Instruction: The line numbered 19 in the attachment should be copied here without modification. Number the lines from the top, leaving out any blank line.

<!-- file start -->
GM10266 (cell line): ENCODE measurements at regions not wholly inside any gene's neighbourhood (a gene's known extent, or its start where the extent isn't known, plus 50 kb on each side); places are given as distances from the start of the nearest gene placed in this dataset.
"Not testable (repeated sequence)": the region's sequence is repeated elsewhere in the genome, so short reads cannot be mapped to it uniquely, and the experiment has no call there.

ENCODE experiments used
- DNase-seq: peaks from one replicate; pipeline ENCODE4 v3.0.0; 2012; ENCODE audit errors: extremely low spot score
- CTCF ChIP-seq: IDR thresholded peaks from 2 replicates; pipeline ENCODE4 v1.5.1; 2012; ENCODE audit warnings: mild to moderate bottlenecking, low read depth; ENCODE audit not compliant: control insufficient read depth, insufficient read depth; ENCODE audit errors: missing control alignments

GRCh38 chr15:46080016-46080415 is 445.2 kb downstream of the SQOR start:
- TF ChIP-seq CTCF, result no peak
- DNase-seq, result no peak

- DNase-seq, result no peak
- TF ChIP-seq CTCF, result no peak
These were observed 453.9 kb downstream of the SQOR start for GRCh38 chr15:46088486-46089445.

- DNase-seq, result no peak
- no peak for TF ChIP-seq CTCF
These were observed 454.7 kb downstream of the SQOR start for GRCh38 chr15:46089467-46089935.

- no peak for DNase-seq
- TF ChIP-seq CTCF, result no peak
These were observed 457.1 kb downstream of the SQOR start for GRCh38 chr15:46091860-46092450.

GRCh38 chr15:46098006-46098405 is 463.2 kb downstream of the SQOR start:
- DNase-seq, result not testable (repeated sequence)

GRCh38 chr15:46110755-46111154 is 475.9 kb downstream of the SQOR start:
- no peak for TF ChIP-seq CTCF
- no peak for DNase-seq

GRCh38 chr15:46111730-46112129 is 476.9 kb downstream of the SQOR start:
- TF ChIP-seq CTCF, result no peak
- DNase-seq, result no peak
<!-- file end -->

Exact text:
- DNase-seq, result not testable (repeated sequence)